Mr. Fisher’s clout as the honorary chairman of the Bush-Quayle ’92 finance committee was part of the reason his daughter was allowed to speak at the 1992 convention. But so was the fact that Republicans needed their counterpart to Elizabeth Glaser, who had spoken movingly about being a mother with AIDS at the Democratic National Convention the previous month.
Although she professes admiration for both President Obama and Hillary Rodham Clinton, Ms. Fisher has not switched parties. But she remains even more of a Republican outlier than the woman who stood on that convention stage 20 years ago.

“What does Republican mean anymore?” she said in April, in her airy Sedona living room with its stunning views of the high desert’s otherworldly red rocks. “I’m a Gerry Ford Republican, and my party’s gone someplace else. I feel like I want to stay a Republican because they might listen to me.”

To be more precise, she is a Betty Ford Republican. The outspoken former first lady, who publicly championed the Equal Rights Amendment and praised Roe v. Wade while her husband was president, has long been Ms. Fisher’s role model.

“When I was originally diagnosed with H.I.V., I thought, ‘What would Betty do?’ ” Ms. Fisher said. “She always said you help by talking openly to others. That’s how she was about her cancer and her alcoholism.” Ms. Fisher speaks as a recovering alcoholic who became sober more than 25 years ago at the Betty Ford Center in Rancho Mirage, Calif., with the help of Mrs. Ford, who eventually became her Alcoholics Anonymous sponsor.

Now, like her mentor, she wants to talk openly about breast cancer as well. “I went to a plastic surgeon a few months ago to have a breast reduction,” Ms. Fisher said. “He sent tissue to a pathologist who saw something wrong: a lobular carcinoma. She said, ‘If you are smart, you will have a bilateral mastectomy.’ I’d had a mammogram a few months before, and everything was fine. After all I’ve been through, this was a you’ve-got-to-be-kidding-me moment.”

As someone who has worn both red and pink ribbons on her lapel, Ms. Fisher said the difference between being a cancer patient and an AIDS patient was stark. “There is shame and stigma attached to your H.I.V. status,” she said. “With AIDS, people come up to me and whisper their stories, but people talk about cancer openly. You can beat cancer, but you can’t beat AIDS. The idea that you can take a pill and be O.K. is bull. It’s frustrating because people stop listening, and then funding dries up.”

It disturbs her that people think AIDS has been cured and don’t realize that the medications that prolong life are too expensive or toxic for millions of people with H.I.V. “The inequities are tremendous,” said Ms. Fisher, who has the best health care money can buy but cannot take the protease inhibitor “cocktail” that has meant survival for so many people who expected to die. “I cannot tolerate the side effects,” she said.

Ms. Fisher has always seen her role as speaking out for those too poor, weak or powerless to have their voices heard, especially women of color. “I’m like my father,” she said. “His greatest motivation was to make sure that a Holocaust never happened again.”

She frequently compares AIDS in Africa, where she has traveled often, to the Holocaust. “It marches across the dusty plains as surely as Hitler’s storm troopers marched across Europe,” she has told synagogue audiences.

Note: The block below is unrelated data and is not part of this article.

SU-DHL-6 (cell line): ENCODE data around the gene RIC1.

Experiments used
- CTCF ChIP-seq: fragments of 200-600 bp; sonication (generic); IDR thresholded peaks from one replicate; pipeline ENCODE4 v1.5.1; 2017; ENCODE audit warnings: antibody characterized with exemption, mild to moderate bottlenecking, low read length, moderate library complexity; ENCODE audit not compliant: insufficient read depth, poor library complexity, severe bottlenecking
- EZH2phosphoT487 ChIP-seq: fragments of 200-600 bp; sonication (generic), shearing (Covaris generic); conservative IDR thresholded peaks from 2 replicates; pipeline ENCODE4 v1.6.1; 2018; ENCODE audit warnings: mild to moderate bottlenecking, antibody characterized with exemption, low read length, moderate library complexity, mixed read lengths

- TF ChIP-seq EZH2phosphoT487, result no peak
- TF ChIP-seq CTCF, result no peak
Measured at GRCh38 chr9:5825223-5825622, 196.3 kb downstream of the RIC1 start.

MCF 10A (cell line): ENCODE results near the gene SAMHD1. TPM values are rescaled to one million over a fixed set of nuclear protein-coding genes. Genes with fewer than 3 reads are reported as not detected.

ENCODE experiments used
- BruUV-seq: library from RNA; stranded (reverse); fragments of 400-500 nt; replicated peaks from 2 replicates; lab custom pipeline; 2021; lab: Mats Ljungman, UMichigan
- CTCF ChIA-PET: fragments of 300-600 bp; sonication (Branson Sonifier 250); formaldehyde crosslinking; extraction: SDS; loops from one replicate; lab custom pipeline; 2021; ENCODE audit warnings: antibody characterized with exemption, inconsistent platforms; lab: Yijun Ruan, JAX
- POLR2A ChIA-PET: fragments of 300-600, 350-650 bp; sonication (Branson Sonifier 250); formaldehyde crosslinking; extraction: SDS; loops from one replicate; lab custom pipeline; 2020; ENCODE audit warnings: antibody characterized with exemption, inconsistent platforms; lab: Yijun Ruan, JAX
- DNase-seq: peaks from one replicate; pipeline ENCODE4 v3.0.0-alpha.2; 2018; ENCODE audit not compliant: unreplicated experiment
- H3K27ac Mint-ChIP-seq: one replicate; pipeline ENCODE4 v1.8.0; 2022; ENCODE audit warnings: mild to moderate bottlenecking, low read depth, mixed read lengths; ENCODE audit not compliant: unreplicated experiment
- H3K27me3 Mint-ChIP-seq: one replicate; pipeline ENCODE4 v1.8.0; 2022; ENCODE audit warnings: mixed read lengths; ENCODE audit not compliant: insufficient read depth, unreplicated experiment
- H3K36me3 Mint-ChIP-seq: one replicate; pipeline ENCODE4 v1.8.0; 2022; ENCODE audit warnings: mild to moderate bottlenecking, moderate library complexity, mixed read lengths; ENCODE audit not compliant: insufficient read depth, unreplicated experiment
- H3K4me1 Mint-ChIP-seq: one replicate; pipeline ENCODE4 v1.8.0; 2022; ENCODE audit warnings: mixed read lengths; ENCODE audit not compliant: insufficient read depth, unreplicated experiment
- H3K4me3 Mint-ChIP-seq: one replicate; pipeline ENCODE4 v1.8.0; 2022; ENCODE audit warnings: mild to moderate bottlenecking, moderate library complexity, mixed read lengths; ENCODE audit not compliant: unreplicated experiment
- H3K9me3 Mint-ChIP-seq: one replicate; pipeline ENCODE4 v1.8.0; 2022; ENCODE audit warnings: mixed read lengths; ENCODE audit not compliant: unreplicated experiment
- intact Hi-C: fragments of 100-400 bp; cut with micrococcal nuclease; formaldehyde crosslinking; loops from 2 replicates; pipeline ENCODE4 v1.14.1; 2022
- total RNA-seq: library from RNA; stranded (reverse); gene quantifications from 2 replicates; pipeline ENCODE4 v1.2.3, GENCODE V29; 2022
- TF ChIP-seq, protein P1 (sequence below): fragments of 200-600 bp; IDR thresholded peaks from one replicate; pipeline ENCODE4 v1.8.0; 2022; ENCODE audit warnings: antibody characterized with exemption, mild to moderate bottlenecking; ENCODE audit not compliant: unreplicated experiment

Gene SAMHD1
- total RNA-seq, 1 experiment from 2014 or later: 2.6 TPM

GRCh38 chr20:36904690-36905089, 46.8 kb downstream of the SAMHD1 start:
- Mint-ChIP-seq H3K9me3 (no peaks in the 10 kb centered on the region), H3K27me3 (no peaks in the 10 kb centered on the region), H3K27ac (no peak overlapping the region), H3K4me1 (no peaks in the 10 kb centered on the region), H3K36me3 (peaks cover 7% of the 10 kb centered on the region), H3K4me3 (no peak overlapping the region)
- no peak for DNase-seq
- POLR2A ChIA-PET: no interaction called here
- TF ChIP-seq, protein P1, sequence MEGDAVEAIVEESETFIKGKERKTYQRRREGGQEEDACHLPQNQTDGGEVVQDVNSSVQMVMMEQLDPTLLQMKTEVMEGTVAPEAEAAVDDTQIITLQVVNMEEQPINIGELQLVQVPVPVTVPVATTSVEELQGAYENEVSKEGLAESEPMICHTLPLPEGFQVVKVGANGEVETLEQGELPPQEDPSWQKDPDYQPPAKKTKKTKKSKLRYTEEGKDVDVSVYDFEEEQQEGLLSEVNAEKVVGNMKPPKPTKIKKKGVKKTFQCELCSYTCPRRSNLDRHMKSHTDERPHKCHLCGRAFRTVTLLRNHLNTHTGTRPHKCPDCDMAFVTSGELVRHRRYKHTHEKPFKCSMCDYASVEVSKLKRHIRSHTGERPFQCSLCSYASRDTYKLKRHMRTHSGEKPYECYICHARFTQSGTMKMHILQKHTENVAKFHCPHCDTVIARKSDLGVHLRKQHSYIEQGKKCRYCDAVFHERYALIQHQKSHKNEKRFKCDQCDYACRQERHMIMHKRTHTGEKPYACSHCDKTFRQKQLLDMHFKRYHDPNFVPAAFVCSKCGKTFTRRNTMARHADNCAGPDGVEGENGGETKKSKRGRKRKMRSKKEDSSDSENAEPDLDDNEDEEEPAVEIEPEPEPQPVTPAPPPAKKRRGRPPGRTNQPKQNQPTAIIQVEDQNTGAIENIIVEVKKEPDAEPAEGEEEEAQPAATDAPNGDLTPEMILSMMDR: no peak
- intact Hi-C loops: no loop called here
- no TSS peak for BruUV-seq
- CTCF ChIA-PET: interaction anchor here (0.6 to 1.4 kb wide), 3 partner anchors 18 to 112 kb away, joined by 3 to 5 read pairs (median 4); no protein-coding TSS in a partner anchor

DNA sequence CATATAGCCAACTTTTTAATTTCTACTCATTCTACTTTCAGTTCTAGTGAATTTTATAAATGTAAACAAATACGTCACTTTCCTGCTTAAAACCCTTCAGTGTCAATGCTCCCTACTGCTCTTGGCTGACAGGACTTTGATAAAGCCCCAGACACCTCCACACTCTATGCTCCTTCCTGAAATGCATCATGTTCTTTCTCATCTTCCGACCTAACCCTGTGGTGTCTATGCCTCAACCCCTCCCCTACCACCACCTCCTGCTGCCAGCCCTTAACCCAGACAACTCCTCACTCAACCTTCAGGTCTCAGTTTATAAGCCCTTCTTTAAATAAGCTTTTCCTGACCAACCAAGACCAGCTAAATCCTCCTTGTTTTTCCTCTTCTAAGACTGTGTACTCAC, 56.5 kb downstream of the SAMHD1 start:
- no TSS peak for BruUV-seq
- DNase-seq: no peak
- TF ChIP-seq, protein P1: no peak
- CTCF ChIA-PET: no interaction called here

While she has served as a special representative for the United Nations’ global task force, she also visits Africa as a private citizen to help her “sisters” with AIDS.

Ms. Fisher has expressed her dismay and hope about AIDS in a wide range of media over the last 20 years: handmade paper, photography, prints, paintings and quilts that tell the stories of the orphans left behind by AIDS. A section of her expansive art studio in Sedona is piled high with beads that she sends to H.I.V.-positive women in Zambia so they can earn a living by making jewelry, which is sold online through the Abataka Foundation as well as places like the Goldenstein Gallery in Sedona.

“We don’t just sell these bracelets,” the gallery owner Linda Goldenstein said. “We explain what they’re about. People don’t talk much about AIDS anymore, but here we do.”

THE title of Ms. Fisher’s sixth book on AIDS is “Messenger: A Self Portrait,” to be published next month. “It’s my second memoir,” she said. “The one I had to write because I did not die.”

Although she approaches AIDS as a humanitarian, she can be as impassioned as any Act Up provocateur. Her outrage is shared by her sons, Zachary, a college student, and Max, a budding filmmaker working on an AIDS documentary.

“It started out as a biopic of my mom, whom I am more proud of than anybody, but it will focus on the next generation of AIDS activists,” said Max Fisher, 24, who worked on Michael Moore’s “Capitalism: A Love Story.”

He said making the movie was his way of following in his mother’s footsteps. “In a lot of schools, teachers are not allowed to talk about H.I.V. and AIDS,” he said. “It’s not in the curriculum, and a lot of schools teach abstinence in health class. I find it appalling.”

Mr. Fisher has only vague memories of being in a Houston hotel room 20 summers ago when his mother spoke at the Republican convention. “I can’t watch the speech in its entirety,” he said. “I always start crying about three minutes in.”

He will no doubt tear up when his mother gives a speech next month: the toast at his wedding. “Can you believe Max is getting married?” Ms. Fisher said. “I never thought I’d live to see the day.”